Our customer was a corporate engineer of a global tire manufacturer. She wanted Pioneer Industrial Systems help to make supplying tires to OEM requirements easier. Finished tires that meet OEM uniformity requirements must be specifically marked for delivery with conicity stripes and highpoint location. The challenge to Pioneer was to provide a new piece of equipment where tires could be conveyor fed with automated handling and marking systems that reduced labor. Meeting customer equipment specifications and maintainability standards were crucial, but having done other machines for this customer, we were already on top of this.
Tire manufacturers who supply tires to the OEM market face rigorous tire performance criteria. First, they must design a tire that meets the performance requirements set by the vehicle. This is a balance of rolling resistance, tire noise, wet and dry traction, treadwear, subjective handling, and ride resulting in a unique SKU. Once the engineering approval is achieved the tire moves into production where it will again face rigorous uniformity and quality specifications. To guarantee compliance tire makers will screen 100% of the cured tires gaining uniformity data on each tire. Once the uniformity data is known for the tires that pass, they must be marked in a manner that facilitates mounting to the wheel and compiled into a set of four tires for assembly to the vehicle on the production line.
High point refers to the location of the first harmonic of radial force variation (R1H). Radial force variation (RFV) is a test where an inflated tire is rolled against a wheel with force measuring capability. The tire is loaded against the wheel and fixed in position, as the tire rolls it measures the radial force exerted on the load wheel. A perfect tire will measure a constant force, say 1000 lbs. typically, this force will vary, for example +/- 990 to 1010 lbs. = 20 lbs. of force variation. OEM’s know that excessive force variation creates a ride disturbance and set limits for the tire manufacturers. They also know that wheels will have similar variation (especially steel wheels). To minimize ride disturbance, they match mount the tire to the wheel, so the forces tend to cancel each other. Therefore, the high point mark is required. Each OEM specifies the required color and dot size.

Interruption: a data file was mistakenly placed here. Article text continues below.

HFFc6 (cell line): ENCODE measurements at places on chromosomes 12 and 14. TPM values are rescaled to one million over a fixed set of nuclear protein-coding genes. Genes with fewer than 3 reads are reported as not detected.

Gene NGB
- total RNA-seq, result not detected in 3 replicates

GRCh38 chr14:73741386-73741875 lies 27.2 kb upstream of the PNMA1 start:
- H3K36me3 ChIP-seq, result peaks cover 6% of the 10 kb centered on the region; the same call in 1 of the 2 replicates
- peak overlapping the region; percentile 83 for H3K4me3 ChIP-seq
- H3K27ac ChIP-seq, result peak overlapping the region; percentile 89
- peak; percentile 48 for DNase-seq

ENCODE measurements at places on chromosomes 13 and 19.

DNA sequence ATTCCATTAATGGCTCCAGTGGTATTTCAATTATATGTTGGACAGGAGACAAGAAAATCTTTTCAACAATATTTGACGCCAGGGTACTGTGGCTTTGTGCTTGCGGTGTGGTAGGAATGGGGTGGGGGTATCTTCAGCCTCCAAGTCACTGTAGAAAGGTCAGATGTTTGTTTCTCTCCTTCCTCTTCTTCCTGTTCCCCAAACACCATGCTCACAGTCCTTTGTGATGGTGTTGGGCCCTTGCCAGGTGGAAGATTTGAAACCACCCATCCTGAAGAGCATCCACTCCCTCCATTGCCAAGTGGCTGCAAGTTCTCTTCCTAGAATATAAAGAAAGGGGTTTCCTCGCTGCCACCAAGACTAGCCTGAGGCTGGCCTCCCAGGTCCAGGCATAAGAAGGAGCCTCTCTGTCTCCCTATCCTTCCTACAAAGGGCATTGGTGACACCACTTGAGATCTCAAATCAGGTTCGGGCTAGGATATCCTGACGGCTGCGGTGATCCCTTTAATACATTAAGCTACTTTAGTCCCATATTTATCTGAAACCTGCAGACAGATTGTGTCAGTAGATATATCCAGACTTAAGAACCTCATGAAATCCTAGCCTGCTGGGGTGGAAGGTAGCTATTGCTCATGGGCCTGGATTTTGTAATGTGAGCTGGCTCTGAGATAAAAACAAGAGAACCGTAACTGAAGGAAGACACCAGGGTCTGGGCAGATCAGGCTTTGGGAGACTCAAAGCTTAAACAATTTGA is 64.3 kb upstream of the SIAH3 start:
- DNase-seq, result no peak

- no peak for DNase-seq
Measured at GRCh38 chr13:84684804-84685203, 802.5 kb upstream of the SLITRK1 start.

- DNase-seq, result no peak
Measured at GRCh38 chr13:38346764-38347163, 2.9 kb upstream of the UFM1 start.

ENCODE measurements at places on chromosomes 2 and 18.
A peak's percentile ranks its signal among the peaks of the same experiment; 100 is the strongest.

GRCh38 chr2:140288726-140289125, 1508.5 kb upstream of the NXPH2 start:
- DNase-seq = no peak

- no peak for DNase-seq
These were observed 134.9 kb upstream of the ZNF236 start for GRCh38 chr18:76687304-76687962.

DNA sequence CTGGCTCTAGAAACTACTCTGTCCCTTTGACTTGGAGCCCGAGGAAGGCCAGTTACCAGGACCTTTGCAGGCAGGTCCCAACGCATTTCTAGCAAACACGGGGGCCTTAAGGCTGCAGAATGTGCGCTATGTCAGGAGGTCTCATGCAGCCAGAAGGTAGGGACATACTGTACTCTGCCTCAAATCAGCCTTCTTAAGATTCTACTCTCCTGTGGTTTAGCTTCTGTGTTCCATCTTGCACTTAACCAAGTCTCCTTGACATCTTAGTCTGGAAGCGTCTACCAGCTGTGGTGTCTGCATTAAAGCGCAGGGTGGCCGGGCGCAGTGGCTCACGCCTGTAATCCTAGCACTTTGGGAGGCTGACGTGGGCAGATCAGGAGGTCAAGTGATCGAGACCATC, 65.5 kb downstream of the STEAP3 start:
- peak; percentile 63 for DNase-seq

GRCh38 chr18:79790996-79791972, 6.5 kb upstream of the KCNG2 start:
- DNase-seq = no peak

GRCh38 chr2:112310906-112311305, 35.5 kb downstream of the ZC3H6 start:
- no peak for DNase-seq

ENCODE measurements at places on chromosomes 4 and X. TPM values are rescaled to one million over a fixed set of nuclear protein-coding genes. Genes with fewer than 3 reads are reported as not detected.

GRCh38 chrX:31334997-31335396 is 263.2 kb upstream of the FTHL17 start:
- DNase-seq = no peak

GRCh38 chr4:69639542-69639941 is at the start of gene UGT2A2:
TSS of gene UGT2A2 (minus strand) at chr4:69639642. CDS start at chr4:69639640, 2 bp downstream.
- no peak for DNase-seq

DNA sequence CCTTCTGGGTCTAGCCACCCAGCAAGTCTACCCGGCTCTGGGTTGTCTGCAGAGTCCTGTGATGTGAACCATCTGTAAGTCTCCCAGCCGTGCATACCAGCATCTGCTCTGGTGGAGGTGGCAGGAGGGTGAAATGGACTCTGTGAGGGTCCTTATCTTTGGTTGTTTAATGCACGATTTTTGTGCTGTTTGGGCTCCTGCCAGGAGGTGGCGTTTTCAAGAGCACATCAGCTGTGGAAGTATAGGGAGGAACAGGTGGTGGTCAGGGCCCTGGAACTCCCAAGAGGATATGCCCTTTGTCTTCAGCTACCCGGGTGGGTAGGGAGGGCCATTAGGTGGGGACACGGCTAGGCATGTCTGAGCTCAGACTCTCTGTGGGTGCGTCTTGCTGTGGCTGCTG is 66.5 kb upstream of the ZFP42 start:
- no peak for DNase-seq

Conicity is also measured on the same uniformity machine. It is a measure of the tires tendency to like a cone. Turn an empty coffee cup on its side and roll it and you will see it rolling away from a straight line. Tires will excessive conicity will be felt as a pull in the steering wheel when driving in a straight line. Automakers address this effect in two ways. One is to place tight limits on the magnitude of the force, the other is to match tires in sets so that when mounted on the car the forces offset each other. This drives the conicity striping requirement. First tires are sorted into batches by (+), (-) values then it is a manual operation where a person marks the tread face with a crayon using the guidelines set by the OEM for color and quantity.